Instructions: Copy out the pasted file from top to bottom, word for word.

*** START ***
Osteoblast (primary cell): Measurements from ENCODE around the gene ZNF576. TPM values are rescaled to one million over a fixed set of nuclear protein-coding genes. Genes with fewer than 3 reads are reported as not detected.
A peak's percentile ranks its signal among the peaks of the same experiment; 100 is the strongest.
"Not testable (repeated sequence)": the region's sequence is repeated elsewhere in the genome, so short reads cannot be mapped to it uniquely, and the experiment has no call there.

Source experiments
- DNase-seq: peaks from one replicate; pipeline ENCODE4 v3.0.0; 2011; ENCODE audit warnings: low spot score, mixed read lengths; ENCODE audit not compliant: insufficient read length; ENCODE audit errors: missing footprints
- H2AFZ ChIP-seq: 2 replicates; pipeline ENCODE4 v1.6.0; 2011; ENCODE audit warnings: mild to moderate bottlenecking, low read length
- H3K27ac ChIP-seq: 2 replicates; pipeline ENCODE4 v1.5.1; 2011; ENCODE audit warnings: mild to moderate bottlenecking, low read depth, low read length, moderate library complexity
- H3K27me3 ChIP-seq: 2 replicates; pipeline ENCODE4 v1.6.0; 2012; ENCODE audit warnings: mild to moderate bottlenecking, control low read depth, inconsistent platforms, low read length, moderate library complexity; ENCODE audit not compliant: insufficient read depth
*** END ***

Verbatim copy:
Osteoblast (primary cell): Measurements from ENCODE around the gene ZNF576. TPM values are rescaled to one million over a fixed set of nuclear protein-coding genes. Genes with fewer than 3 reads are reported as not detected.
A peak's percentile ranks its signal among the peaks of the same experiment; 100 is the strongest.
"Not testable (repeated sequence)": the region's sequence is repeated elsewhere in the genome, so short reads cannot be mapped to it uniquely, and the experiment has no call there.

Source experiments
- DNase-seq: peaks from one replicate; pipeline ENCODE4 v3.0.0; 2011; ENCODE audit warnings: low spot score, mixed read lengths; ENCODE audit not compliant: insufficient read length; ENCODE audit errors: missing footprints
- H2AFZ ChIP-seq: 2 replicates; pipeline ENCODE4 v1.6.0; 2011; ENCODE audit warnings: mild to moderate bottlenecking, low read length
- H3K27ac ChIP-seq: 2 replicates; pipeline ENCODE4 v1.5.1; 2011; ENCODE audit warnings: mild to moderate bottlenecking, low read depth, low read length, moderate library complexity
- H3K27me3 ChIP-seq: 2 replicates; pipeline ENCODE4 v1.6.0; 2012; ENCODE audit warnings: mild to moderate bottlenecking, control low read depth, inconsistent platforms, low read length, moderate library complexity; ENCODE audit not compliant: insufficient read depth